Hi! I'm Kelly.

As a writer, I've always been interested in family stories. When I heard of a Satanic cult in my family tree, I thought I'd found the story of a lifetime. Read more.

Shrill: Lindy West's New Book is Helping Me Find My Voice

Shrill: Lindy West's New Book is Helping Me Find My Voice

I didn't want to like this book.

Maybe it's professional jealousy, or a snobby disregard for online media (Lindy West used to be a staff writer for Jezebel), or likely a combination of the two.  

"She's a good writer," that mean girl in my head sniped as I listened to the audio version of Lindy West's new book, Shrill, "but her work will never withstand the test of time. Those pop culture references will sound dated in ten years and indecipherable in twenty."

By the time I'd gotten half an hour in, Lindy had completely won me over.

She's a great narrator, for starters. Listening to Shrill sounds like a conversation with a close friend. And she's hysterically funny. I could hear the barely-suppressed laughter in her voice when she read an irreverent press release she wrote for the band Spoon, and I nearly doubled over with laughter of my own.

This humor makes Lindy's writing completely accessible, even when she's covering tough topics like body acceptance and rape culture. She made me understand their cultural nuances in a way I hadn't before. She also motivated me to push my own writing in a bolder and better direction.

Lindy writes:

"Women ask me: 'How did you find your voice? How can I find mine?' and I desperately want to help, but the truth is, I don't know. I used to hate myself; eventually, I didn't anymore. I used to be shy; eventually, I made my living by talking too much. Every human being is a wet, gassy katamari of triumphs, traumas, scars, coping mechanisms, parental baggage, weird stuff you saw on the Internet too young, pressure from your grandma to take over the bodega when what you really want to do is dance, and all the other fertilizer that makes a smear of DNA grow into a fully formed toxic avenger."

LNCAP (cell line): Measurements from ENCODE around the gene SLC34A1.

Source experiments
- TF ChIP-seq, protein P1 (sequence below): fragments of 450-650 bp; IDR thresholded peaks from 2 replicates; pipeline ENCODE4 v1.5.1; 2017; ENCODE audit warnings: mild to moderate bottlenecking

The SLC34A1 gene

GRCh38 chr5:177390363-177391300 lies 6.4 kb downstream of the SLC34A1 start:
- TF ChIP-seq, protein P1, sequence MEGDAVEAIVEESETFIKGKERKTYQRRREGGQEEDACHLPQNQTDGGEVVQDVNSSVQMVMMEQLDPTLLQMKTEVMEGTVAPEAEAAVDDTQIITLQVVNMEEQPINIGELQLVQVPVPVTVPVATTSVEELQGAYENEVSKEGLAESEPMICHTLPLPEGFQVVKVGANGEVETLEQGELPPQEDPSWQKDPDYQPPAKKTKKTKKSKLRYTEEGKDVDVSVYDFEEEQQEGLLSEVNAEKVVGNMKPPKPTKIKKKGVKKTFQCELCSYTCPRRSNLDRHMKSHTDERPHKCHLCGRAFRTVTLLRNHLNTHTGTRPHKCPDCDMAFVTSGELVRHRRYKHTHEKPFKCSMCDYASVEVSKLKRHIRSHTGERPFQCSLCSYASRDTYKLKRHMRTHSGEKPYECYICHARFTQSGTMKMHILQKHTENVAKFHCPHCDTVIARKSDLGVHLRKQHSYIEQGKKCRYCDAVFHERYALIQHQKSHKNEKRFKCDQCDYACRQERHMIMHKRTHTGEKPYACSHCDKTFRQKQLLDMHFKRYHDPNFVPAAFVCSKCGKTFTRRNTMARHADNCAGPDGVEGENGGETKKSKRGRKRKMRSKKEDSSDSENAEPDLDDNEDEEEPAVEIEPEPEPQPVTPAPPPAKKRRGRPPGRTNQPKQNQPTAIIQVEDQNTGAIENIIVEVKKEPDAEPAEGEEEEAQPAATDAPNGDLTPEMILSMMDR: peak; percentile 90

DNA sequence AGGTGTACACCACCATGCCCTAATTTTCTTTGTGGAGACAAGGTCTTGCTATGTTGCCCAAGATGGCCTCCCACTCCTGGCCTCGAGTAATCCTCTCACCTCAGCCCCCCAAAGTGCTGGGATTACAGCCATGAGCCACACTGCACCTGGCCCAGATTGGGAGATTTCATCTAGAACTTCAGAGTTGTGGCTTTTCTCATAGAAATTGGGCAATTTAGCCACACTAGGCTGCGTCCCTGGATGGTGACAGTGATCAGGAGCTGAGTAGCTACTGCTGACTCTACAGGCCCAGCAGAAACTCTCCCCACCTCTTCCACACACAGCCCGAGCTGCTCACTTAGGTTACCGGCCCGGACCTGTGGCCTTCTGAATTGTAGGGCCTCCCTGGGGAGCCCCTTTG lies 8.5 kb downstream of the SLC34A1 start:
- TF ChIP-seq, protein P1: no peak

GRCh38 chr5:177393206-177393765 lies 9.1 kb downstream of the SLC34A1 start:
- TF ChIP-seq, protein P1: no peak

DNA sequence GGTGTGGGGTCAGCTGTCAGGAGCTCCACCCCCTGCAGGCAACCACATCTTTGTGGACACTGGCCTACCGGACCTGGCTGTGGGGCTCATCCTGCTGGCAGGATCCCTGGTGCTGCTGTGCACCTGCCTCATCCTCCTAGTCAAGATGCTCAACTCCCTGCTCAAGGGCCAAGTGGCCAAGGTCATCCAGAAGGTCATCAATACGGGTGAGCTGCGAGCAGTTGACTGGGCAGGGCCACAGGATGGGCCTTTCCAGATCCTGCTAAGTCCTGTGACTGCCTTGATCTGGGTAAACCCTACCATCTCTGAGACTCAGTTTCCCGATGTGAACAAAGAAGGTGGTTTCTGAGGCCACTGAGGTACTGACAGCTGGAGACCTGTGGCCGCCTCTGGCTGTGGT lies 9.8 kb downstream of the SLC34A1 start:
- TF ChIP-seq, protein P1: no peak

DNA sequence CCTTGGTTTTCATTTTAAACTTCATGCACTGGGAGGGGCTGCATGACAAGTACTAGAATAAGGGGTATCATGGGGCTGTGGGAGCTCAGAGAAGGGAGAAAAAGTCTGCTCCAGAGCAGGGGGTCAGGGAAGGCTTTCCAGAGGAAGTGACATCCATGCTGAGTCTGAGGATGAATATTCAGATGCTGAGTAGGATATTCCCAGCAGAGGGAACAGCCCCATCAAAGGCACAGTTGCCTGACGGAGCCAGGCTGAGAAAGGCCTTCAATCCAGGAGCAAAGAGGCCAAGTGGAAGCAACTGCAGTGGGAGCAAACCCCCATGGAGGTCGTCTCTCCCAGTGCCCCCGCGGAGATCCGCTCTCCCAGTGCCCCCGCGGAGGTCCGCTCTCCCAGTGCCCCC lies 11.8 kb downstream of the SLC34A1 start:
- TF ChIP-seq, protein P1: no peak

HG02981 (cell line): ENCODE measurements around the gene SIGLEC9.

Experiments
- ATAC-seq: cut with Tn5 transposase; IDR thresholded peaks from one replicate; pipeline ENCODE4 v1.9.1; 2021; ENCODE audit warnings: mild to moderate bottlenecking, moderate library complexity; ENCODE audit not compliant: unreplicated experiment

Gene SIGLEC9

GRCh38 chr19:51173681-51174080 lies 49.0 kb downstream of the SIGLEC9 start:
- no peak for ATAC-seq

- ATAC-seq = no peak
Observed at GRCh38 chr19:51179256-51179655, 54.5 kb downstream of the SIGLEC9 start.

Shrill is one of those rare books that fell into my life at exactly the right moment.

It's changed how I see the world and my role in it. And it's not just changing me. Lindy's insightful essays, in Shrill and elsewhere, are shifting the way we talk about our bodies and misogyny and a whole host of other important topics.

Hopefully it will sound dated in ten years, and indecipherable in twenty. What a wonderful sign that would be of how far we've all come.

I Am Not a Warrior Mama

I Am Not a Warrior Mama

Fear is a Feminist Issue

Fear is a Feminist Issue